19
Oct
By Eric Schweibenz and Michael West
On October 5, 2018, ALJ MaryJoan McNamara issued the public version of Order No. 34 (dated August 29, 2018) in Certain Digital Video Receivers and Related Hardware and Software Components (Inv. No. 337-TA-1103)

By way of background, this investigation is based on a February 8, 2018 complaint filed by Rovi Corporation, Rovi Guides, Inc., Rovi Technologies Corporation, and Veveo, Inc. (collectively “Rovi” or “Complainants”) of San Carlos, California alleging violation of Section 337 by way of unlawful importation into the U.S., selling for importation, and/or selling within the U.S. after importation of certain digital video receivers and related hardware and software components that infringe one or more claims of U.S. Patent Nos. 7,779,011; 7,937,394; 7,827,585; 9,294,799; 9,369,741; 9,578,363; 9,621,956; and 9,668,014 (collectively, the “asserted patents”).

According to the Order, the Comcast Respondents filed a motion to enforce Order No. 13. Order No. 13 denied the Complainants motion to amend its list of expert witnesses to add an additional witness. Complainants’ motion was filed more than a month after the deadline for identifying expert witnesses. Respondents argue that Complainants intended to circumvent Order No. 13 by incorporating the additional expert witness’s expert report and analysis into the testimony of their testifying experts’ reports. Respondents further argued that they had been “severely prejudiced” by the delay in disclosing the additional expert and this additional expert analyses.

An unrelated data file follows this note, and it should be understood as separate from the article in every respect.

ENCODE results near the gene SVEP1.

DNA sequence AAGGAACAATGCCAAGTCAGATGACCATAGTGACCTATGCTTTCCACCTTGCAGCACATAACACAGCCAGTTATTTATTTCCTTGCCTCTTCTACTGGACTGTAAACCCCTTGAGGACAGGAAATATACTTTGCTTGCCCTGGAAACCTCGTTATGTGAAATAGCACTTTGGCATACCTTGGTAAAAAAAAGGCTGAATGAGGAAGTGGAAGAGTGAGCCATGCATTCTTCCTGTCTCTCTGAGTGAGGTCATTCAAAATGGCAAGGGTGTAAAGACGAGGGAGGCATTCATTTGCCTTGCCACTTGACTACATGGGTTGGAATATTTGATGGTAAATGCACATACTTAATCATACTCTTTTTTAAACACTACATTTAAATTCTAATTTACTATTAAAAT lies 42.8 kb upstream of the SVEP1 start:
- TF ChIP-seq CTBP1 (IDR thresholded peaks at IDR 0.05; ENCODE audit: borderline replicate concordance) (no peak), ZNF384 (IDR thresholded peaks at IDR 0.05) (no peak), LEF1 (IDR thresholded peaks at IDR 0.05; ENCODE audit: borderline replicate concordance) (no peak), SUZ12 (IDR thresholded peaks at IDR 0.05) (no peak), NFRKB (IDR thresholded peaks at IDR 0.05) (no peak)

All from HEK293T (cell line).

In response, Complainants opposed the motion. Complainants pointed out that the parties’ procedural stipulation distinguishes testifying experts from non-testifying experts and permits a non-testifying expert (i.e., the additional expert) to provide “information, opinions, or other materials to a testifying expert, who relies upon such information, opinions, or other materials in forming his or her final report, or any opinion in th[e] investigation.” Complainants argued that the information provided by the additional expert that was relied upon by the testifying experts was timely disclosed. Further, Complainants also asserted that they offered the additional expert twice for deposition to Respondents as a non-testifying expert, and Respondents did not refute this assertion.

Accordingly, ALJ McNamara did not find Respondents arguments compelling. ALJ McNamara determined that Respondents had adequate notice of Complainants allegations of infringement through customer usage from the Complainant, discovery responses, and depositions. Further, ALJ McNamara reasoned that long before discovery ended, and as soon as Respondents were aware of Complainants’ contentions, Respondents could have commissioned their own survey in opposition to the survey produced by the additional expert and relied on by the testifying experts. Further, ALJ McNamara stated that there were other proactive discovery measures Respondents could have taken. Thus, ALJ McNamara determined that the inclusion of the additional expert’s analyses and/or opinions in the Expert Reports of Complainants other testifying experts does not violate Order No. 13.
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